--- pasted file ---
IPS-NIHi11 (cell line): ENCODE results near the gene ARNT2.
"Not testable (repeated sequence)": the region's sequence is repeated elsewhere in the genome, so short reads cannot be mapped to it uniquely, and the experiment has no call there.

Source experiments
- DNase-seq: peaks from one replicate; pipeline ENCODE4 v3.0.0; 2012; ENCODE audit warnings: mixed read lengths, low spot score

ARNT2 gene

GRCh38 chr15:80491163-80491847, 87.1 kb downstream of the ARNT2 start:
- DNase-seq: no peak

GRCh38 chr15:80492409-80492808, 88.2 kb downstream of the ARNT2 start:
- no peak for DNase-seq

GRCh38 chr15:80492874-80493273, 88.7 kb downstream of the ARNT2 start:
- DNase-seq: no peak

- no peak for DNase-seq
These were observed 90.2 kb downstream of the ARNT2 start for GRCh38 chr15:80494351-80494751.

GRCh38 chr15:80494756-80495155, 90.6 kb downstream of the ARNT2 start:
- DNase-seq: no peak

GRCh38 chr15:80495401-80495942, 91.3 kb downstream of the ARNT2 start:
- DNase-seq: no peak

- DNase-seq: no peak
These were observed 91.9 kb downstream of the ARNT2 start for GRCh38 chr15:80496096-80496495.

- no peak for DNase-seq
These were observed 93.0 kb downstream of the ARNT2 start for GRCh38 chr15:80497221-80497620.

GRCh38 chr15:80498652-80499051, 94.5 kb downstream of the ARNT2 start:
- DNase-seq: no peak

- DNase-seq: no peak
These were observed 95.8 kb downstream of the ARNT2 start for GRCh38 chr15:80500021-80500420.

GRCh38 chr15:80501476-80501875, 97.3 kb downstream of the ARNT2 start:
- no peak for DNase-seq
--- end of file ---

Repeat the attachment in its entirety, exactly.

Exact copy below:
IPS-NIHi11 (cell line): ENCODE results near the gene ARNT2.
"Not testable (repeated sequence)": the region's sequence is repeated elsewhere in the genome, so short reads cannot be mapped to it uniquely, and the experiment has no call there.

Source experiments
- DNase-seq: peaks from one replicate; pipeline ENCODE4 v3.0.0; 2012; ENCODE audit warnings: mixed read lengths, low spot score

ARNT2 gene

GRCh38 chr15:80491163-80491847, 87.1 kb downstream of the ARNT2 start:
- DNase-seq: no peak

GRCh38 chr15:80492409-80492808, 88.2 kb downstream of the ARNT2 start:
- no peak for DNase-seq

GRCh38 chr15:80492874-80493273, 88.7 kb downstream of the ARNT2 start:
- DNase-seq: no peak

- no peak for DNase-seq
These were observed 90.2 kb downstream of the ARNT2 start for GRCh38 chr15:80494351-80494751.

GRCh38 chr15:80494756-80495155, 90.6 kb downstream of the ARNT2 start:
- DNase-seq: no peak

GRCh38 chr15:80495401-80495942, 91.3 kb downstream of the ARNT2 start:
- DNase-seq: no peak

- DNase-seq: no peak
These were observed 91.9 kb downstream of the ARNT2 start for GRCh38 chr15:80496096-80496495.

- no peak for DNase-seq
These were observed 93.0 kb downstream of the ARNT2 start for GRCh38 chr15:80497221-80497620.

GRCh38 chr15:80498652-80499051, 94.5 kb downstream of the ARNT2 start:
- DNase-seq: no peak

- DNase-seq: no peak
These were observed 95.8 kb downstream of the ARNT2 start for GRCh38 chr15:80500021-80500420.

GRCh38 chr15:80501476-80501875, 97.3 kb downstream of the ARNT2 start:
- no peak for DNase-seq